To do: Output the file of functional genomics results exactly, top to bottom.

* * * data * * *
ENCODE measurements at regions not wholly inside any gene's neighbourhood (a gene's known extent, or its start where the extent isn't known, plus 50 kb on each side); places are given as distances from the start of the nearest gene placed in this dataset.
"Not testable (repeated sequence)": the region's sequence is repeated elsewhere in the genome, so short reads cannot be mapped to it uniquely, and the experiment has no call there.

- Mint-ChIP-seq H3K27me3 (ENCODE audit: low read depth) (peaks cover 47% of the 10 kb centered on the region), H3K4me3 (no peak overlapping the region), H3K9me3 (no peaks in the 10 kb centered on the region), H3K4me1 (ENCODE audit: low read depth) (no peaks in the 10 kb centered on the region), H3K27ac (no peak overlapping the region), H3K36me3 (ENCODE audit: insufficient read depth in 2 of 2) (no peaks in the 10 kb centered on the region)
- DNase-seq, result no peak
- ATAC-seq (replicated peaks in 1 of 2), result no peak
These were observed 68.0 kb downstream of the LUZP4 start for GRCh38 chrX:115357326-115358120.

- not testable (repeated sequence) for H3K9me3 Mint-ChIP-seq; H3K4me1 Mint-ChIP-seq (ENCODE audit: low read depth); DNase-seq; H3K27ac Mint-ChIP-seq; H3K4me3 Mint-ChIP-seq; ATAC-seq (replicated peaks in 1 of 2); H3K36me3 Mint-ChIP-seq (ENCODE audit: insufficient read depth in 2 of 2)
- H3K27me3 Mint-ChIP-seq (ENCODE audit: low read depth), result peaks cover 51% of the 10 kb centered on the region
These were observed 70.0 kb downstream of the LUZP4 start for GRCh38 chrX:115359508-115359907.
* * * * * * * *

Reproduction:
ENCODE measurements at regions not wholly inside any gene's neighbourhood (a gene's known extent, or its start where the extent isn't known, plus 50 kb on each side); places are given as distances from the start of the nearest gene placed in this dataset.
"Not testable (repeated sequence)": the region's sequence is repeated elsewhere in the genome, so short reads cannot be mapped to it uniquely, and the experiment has no call there.

- Mint-ChIP-seq H3K27me3 (ENCODE audit: low read depth) (peaks cover 47% of the 10 kb centered on the region), H3K4me3 (no peak overlapping the region), H3K9me3 (no peaks in the 10 kb centered on the region), H3K4me1 (ENCODE audit: low read depth) (no peaks in the 10 kb centered on the region), H3K27ac (no peak overlapping the region), H3K36me3 (ENCODE audit: insufficient read depth in 2 of 2) (no peaks in the 10 kb centered on the region)
- DNase-seq, result no peak
- ATAC-seq (replicated peaks in 1 of 2), result no peak
These were observed 68.0 kb downstream of the LUZP4 start for GRCh38 chrX:115357326-115358120.

- not testable (repeated sequence) for H3K9me3 Mint-ChIP-seq; H3K4me1 Mint-ChIP-seq (ENCODE audit: low read depth); DNase-seq; H3K27ac Mint-ChIP-seq; H3K4me3 Mint-ChIP-seq; ATAC-seq (replicated peaks in 1 of 2); H3K36me3 Mint-ChIP-seq (ENCODE audit: insufficient read depth in 2 of 2)
- H3K27me3 Mint-ChIP-seq (ENCODE audit: low read depth), result peaks cover 51% of the 10 kb centered on the region
These were observed 70.0 kb downstream of the LUZP4 start for GRCh38 chrX:115359508-115359907.